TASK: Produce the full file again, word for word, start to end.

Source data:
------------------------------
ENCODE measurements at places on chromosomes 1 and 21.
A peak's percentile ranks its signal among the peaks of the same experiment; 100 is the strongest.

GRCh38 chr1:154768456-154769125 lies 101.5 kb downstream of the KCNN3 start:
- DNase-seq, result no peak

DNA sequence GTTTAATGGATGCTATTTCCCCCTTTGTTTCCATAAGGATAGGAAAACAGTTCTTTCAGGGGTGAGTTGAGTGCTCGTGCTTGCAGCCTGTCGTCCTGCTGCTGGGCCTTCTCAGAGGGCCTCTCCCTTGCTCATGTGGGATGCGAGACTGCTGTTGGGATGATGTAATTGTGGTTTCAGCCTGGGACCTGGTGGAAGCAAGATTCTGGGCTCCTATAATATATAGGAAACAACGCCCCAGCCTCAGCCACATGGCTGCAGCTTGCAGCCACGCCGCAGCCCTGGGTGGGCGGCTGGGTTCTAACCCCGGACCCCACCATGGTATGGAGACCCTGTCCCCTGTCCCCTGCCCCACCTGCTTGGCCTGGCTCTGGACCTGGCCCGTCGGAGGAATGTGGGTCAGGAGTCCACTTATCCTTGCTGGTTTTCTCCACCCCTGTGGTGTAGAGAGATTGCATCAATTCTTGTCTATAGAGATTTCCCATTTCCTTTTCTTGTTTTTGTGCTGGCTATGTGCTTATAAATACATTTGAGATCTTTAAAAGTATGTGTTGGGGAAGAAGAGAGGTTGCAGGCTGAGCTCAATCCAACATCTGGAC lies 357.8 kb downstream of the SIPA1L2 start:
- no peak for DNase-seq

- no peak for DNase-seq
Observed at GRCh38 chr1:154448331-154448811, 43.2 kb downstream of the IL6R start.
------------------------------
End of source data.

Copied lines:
ENCODE measurements at places on chromosomes 1 and 21.
A peak's percentile ranks its signal among the peaks of the same experiment; 100 is the strongest.

GRCh38 chr1:154768456-154769125 lies 101.5 kb downstream of the KCNN3 start:
- DNase-seq, result no peak

DNA sequence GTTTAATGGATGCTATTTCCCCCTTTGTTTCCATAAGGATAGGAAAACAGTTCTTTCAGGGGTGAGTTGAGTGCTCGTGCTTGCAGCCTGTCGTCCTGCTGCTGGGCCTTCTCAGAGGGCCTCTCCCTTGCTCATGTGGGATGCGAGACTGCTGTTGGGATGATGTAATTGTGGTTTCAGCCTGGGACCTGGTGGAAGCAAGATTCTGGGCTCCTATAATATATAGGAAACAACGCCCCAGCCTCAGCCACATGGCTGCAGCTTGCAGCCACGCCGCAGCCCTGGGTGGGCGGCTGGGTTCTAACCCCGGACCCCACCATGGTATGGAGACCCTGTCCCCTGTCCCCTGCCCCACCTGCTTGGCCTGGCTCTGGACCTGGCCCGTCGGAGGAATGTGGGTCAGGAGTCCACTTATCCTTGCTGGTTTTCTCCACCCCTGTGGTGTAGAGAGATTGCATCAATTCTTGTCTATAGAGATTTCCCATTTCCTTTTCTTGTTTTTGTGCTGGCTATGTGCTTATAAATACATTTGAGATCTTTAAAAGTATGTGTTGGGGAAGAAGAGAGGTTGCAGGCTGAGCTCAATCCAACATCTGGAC lies 357.8 kb downstream of the SIPA1L2 start:
- no peak for DNase-seq

- no peak for DNase-seq
Observed at GRCh38 chr1:154448331-154448811, 43.2 kb downstream of the IL6R start.